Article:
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Since April 15th, the NHS has been forced to cancel non-emergency operations due to the strain of the Coronavirus outbreak. But what are your rights if an operation that would improve your life has been cancelled, and how long are you expected to wait for a rescheduled date?

Find out more about Coronavirus surgery cancellations, how to complain about a cancelled operation and whether you are entitled to compensation below.


Why Are the NHS Cancelling Operations?

Even in normal times, it’s not unusual for non-emergency NHS operations to be cancelled. There are a number of reasons to cancel surgery that aren’t clinical, such as the lack of availability of beds, equipment failure, staff being unavailable or the need to prioritise emergency cases.

However, with the spread of Coronavirus, the number of operations being cancelled has quickly increased as the need to release capacity at hospitals and containing the risk of infection has become a top concern.

On 15th April, the NHS made the decision to cancel all non-essential surgeries for three months. This means that many more people are now facing an anxious wait to have procedures re-booked as theatres begin to reopen once more.

Research estimated that over 28 million operations would be cancelled or postponed during the peak 12 weeks of disruption due to COVID-19, so if you have had an operation cancelled due to COVID, you’re not alone.


What Happens When My Surgery is Cancelled?

There are a number of procedures in place designed to minimise the impact of a cancelled operation, including re-booking protocols and maximum wait times.

If your procedure is cancelled on the day of surgery, you should be offered a rescheduled date within 28 days. However, if your procedure is cancelled further in advance (which is very likely for COVID cancellations), you’re not entitled to a new date within 28 days and the wait could be significantly longer.

So how long might you wait for treatment? The NHS maximum wait time for a cancelled non-urgent operation is 18 weeks. This means that from the date of your referral by your doctor, you should be seen, and preferably also undergo treatment, within 18 weeks.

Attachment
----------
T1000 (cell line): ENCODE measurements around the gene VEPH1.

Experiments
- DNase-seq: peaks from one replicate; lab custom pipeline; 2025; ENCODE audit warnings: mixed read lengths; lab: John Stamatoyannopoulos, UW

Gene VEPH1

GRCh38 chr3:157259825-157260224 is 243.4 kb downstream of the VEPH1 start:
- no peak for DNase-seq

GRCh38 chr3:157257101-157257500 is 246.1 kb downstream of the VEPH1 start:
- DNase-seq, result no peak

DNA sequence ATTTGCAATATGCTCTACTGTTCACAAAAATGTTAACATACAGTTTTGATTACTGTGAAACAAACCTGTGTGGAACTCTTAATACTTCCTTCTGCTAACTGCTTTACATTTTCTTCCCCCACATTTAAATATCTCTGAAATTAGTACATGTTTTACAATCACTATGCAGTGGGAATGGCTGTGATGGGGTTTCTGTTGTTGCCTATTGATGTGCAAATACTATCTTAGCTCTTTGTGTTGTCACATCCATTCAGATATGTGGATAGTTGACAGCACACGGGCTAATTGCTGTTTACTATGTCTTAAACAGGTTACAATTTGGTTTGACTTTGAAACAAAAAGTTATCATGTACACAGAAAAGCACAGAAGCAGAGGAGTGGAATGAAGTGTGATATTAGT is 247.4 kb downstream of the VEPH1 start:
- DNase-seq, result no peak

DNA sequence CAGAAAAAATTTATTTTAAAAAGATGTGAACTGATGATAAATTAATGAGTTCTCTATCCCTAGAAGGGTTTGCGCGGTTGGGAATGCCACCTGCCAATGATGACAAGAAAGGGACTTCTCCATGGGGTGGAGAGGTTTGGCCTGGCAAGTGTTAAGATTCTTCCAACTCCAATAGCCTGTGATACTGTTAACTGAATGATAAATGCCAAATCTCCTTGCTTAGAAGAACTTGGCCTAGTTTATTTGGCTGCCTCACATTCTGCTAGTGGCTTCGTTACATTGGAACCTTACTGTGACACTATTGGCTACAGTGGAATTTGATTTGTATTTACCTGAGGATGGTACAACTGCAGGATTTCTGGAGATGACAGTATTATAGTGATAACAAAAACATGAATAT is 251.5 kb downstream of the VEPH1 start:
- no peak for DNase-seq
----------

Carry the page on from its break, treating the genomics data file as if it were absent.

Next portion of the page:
How to Complain About a Cancelled Operation

It’s not uncommon for wait times to extend beyond 18 weeks. It’s also foreseeable that, in the wake of a COVID-19 outbreak, there might not only be longer waits for rescheduled surgery, but also a significant backlog of non-emergency patients which might delay things further.

If your wait time has extended beyond 18 weeks, you have the right to complain to PALS (Patient Advice and Liason Service) at the hospital or Clinical Commissioning Group, and ask for your care to be moved to another hospital.


Are You Entitled to Compensation?

Although we are living in unprecedented times and most of us are very grateful for the amazing health system we have here in the UK, life has not entirely ground to a halt due to COVID-19, and those who need emergency and life-saving treatment should have access to it.

If you have suffered harm that would usually have been avoided if it weren’t for a protracted delay, this is likely to be a breach of duty of care. In such cases, you could be entitled to compensation.


Let Howells Help You Get the Compensation You Deserve

If you have had an operation cancelled due to COVID or any other reason, and believe you may be eligble for recompense, please get in touch with our experienced legal team to find out more about medical negligence compensation and if you have a case.

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